• Home
  • Main Course
  • Svíčková na Smetaně (Roast Sirloin in Sour Cream Sauce w/ Dumplings)

Svíčková na Smetaně (Roast Sirloin in Sour Cream Sauce w/ Dumplings)

0 0
Svíčková na Smetaně (Roast Sirloin in Sour Cream Sauce w/ Dumplings)

Share it on your social network:

Or you can just copy and share this url


Adjust Servings:
Svíčková: Braised Beef
1.5 lb beef sirloin (or round rump)
2 oz bacon fat
1 cup beef stock or vegetable stock
Salt & pepper
1 tbsp vinegar
1 large carrot
1 medium root celeriac
1 medium parsley roots
1 large onion
3.5 oz Butter
10 Black Peppercorns
4 Allspice Berries
2 bay leafs
from 1 lemon Lemon Juice or 1 tbsp vinegar
1 cup heavy cream
if needed all purpose flour
if needed Sugar
Bread dumplings:
2 pinches Salt
1/2 tsp Ground mace and a bit of turmenic for color and flavor
2 cups coarse flour (hruba mouka)
2 cups semi-coarse flour (polohruba mouka)
1 cup lukewarm milk
2 tsp Sugar
3 rolls or buns the traditional sized ones, they’re about 70g each
1 egg
1 cube fresh yeast or the dried yeast equivalent
  • Serves 2
  • Medium


  • Svíčková: Braised Beef

  • Bread dumplings:



With this particular dish, we take a dip into the Czech passion for creamy sauces. Svíčková got its name from the type of meat dominating this dish, sirloin, and the whole dish translates as roast sirloin in sour cream sauce with dumplings.

Svíčková is very often a source of amusement among English-speaking Czechs, as they tend to comically call it “the candle sauce”, which would be the literal translation.

Should you attend a Czech wedding, there is an 80% chance you will be served this as a main course. Expect a slow-roasted sirloin in a juice/base of carrots, celeriac, parsley root, and onion, which is blended into a very smooth sauce softened with full-fat cream.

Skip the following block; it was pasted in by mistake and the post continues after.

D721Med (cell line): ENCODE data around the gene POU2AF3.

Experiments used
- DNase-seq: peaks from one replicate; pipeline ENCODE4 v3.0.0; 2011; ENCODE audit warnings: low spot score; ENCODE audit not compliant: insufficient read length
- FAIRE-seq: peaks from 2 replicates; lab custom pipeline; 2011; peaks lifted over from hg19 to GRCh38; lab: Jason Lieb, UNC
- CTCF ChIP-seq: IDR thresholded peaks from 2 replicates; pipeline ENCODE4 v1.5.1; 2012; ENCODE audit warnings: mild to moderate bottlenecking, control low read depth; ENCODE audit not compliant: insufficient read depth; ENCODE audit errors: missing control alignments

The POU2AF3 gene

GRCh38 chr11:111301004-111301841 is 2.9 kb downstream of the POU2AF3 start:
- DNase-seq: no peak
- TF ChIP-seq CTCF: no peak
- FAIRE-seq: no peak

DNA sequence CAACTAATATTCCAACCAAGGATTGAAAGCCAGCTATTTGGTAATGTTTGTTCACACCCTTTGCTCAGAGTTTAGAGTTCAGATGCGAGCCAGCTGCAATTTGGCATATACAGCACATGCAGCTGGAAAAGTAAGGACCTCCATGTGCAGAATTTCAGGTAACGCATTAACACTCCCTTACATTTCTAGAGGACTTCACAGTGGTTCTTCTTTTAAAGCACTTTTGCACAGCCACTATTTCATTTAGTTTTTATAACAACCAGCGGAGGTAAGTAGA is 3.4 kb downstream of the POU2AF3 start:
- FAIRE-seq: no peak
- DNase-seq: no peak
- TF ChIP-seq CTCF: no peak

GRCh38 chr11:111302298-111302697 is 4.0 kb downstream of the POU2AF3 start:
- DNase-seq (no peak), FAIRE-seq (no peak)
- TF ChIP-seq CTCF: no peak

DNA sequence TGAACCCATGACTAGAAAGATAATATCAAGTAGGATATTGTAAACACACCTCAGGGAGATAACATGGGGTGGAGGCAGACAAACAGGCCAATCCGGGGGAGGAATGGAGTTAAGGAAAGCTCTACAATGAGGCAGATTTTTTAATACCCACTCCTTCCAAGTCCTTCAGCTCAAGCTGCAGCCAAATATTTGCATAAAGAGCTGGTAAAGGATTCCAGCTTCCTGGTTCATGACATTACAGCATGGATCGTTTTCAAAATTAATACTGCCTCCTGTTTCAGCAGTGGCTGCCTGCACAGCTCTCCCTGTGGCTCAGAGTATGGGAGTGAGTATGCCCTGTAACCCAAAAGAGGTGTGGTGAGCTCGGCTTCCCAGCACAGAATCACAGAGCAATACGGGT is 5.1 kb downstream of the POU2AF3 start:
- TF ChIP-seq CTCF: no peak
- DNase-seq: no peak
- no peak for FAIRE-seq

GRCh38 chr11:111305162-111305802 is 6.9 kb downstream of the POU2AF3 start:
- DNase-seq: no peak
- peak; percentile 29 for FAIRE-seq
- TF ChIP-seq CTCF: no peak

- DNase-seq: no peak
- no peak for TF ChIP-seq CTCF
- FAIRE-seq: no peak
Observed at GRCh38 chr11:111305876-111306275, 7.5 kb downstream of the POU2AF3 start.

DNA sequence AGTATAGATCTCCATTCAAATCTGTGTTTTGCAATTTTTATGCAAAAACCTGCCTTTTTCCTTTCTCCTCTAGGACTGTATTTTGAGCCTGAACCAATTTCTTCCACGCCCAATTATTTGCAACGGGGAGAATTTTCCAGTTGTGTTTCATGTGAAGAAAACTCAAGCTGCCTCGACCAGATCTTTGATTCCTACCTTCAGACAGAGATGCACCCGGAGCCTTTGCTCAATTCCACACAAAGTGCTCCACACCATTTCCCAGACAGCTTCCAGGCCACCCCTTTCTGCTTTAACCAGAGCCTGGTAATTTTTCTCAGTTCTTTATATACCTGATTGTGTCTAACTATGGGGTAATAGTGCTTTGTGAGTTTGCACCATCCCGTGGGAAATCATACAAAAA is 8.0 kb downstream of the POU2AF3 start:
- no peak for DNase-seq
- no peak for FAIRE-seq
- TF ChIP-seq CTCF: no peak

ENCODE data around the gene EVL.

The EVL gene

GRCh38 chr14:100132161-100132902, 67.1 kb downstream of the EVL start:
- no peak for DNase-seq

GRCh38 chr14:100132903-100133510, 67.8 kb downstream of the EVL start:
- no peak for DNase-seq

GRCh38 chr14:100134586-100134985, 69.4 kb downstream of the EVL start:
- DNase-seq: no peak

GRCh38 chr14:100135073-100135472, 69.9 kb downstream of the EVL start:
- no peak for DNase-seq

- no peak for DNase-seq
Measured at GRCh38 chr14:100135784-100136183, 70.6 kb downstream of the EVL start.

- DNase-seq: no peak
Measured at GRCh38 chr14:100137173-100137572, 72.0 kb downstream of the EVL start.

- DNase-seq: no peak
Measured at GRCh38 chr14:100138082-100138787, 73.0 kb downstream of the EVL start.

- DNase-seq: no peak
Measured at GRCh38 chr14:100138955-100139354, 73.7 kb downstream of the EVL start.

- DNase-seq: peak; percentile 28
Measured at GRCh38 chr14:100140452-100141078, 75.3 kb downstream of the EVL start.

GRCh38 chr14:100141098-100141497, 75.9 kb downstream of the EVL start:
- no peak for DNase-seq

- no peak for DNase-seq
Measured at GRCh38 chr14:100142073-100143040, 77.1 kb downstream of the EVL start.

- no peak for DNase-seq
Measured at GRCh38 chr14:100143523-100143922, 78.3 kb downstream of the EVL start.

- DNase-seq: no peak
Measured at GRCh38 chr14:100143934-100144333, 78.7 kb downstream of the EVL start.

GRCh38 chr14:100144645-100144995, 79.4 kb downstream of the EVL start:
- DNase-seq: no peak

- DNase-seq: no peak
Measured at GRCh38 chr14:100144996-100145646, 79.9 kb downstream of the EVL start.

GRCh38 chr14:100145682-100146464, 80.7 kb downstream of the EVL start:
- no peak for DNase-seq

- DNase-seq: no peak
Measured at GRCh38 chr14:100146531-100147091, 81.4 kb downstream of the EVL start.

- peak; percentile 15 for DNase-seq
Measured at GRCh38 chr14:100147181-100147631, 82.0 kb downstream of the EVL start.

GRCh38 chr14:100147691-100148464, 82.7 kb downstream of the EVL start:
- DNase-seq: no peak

The sauce is then poured over the thin slices of tender sirloin, accompanied by the now well-known dumplings, and garnished with cranberry compote and a slice of lemon. Due to the time-consuming and overall difficult nature of this dish, once a girlfriend pulls out a perfect svíčková, she’s believed to be ready for marriage and starting a family.


For Svíčková: Braised Beef

  1. Lard the meat (prick it with a knife or a big kitchen needle and stuff strips of the bacon fat through the sirloin. If you are using a big piece of meat, freeze the fat beforehand; it is easier to get through the whole length), season with salt and pepper, add the spices, diced root vegetables, lemon juice, and vinegar and pour melted butter over the meat to seal it. Let it marinate in the fridge overnight.
  2. Add the stock, cover with a lid and braise in the oven at 320° F (160° C) until the meat is very soft—you should be able to cut it with a fork. This usually takes 2-4 hours.
  3. Remove the meat and press the vegetables through a fine sieve. Use a hand blender if the texture is still not very smooth and creamy.
  4. Add the cream and bring to boil; add salt, lemon, vinegar or sugar to taste. If the sauce is not thick enough, you can thicken it with a little flour, but hopefully, you can manage without it.
  5. Cut the sirloin into half-inch thick circles and put them back into the sauce to heat them through. Serve with cranberry preserve. A little dollop of whipped cream in the sauce is also quite a traditional way of servingsvíčková.

For the bread dumplings:

  1. First, mix the flours with the salt and spices.
  2. Dissolve the sugar in half the milk, add the crumbled yeast and let it rise for a bit, until “islands” of new yeast start to form on the surface. Pour the egg into the flour, then pour in the milk (bit by bit) and yeast, and knead with your hands. Keep adding the milk until you have a nice dough that’s not too dry and not too sticky (though it can be slightly wetter and stickier than your instinct would suggest—you still have to add the buns that soak up a bit of the milk).
  3. Cut the rolls or buns into small dices (a little smaller than half an inch cubed). Gently mix the bread into the dough. Then form the dumpling mixture into a roll(s)—a 2-3 inch diameter will give you sufficiently big dumplings after you’ve left the dough to rise for about 45 minutes.
  4. Gently lower the roll into salted boiling water and cook for 16-19 minutes. You want to take it out before the crust gets slimy. Prick with a fork (this prevents it from collapsing after it cools down a bit).
  5. When you’re ready to serve, cut the dumpling into circles 2/3 inches thick, preferably using a floss or cheese wire.


Chef's Pencil Staff

Our editorial team is responsible for the research, creation, and publishing of in-house studies, original reports and articles on food trends, industry news and guides.

Recipe Reviews

There are no reviews for this recipe yet, use a form below to write your review
Le Gâteau Payernois (Payernois Cake)
Koprová Omáčka (Koprovka)
Le Gâteau Payernois (Payernois Cake)
Koprová Omáčka (Koprovka)